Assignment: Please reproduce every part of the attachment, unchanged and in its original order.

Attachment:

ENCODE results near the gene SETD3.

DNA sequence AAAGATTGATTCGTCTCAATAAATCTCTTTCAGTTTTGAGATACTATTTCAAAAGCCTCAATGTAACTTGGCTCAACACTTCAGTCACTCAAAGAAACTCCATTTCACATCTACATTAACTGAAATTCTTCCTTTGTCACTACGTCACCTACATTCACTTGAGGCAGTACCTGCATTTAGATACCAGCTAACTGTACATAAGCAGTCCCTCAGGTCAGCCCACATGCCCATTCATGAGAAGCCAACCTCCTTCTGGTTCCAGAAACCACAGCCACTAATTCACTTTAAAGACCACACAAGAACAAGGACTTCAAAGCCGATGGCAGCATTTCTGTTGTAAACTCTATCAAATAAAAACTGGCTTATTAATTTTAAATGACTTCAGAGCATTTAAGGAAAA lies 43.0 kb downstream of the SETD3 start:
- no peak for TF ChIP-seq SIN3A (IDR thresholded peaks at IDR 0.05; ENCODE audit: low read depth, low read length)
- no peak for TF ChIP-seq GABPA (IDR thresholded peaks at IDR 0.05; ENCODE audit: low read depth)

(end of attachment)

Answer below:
ENCODE results near the gene SETD3.

DNA sequence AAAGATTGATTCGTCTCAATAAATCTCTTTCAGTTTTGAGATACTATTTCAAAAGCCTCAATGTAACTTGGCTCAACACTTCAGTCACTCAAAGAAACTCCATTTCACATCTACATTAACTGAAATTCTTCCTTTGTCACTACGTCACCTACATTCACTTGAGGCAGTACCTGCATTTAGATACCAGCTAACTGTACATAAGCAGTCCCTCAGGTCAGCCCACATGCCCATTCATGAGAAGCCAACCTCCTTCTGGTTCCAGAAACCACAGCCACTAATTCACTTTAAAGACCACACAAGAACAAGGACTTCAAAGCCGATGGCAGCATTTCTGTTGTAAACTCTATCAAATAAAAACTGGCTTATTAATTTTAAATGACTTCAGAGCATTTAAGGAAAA lies 43.0 kb downstream of the SETD3 start:
- no peak for TF ChIP-seq SIN3A (IDR thresholded peaks at IDR 0.05; ENCODE audit: low read depth, low read length)
- no peak for TF ChIP-seq GABPA (IDR thresholded peaks at IDR 0.05; ENCODE audit: low read depth)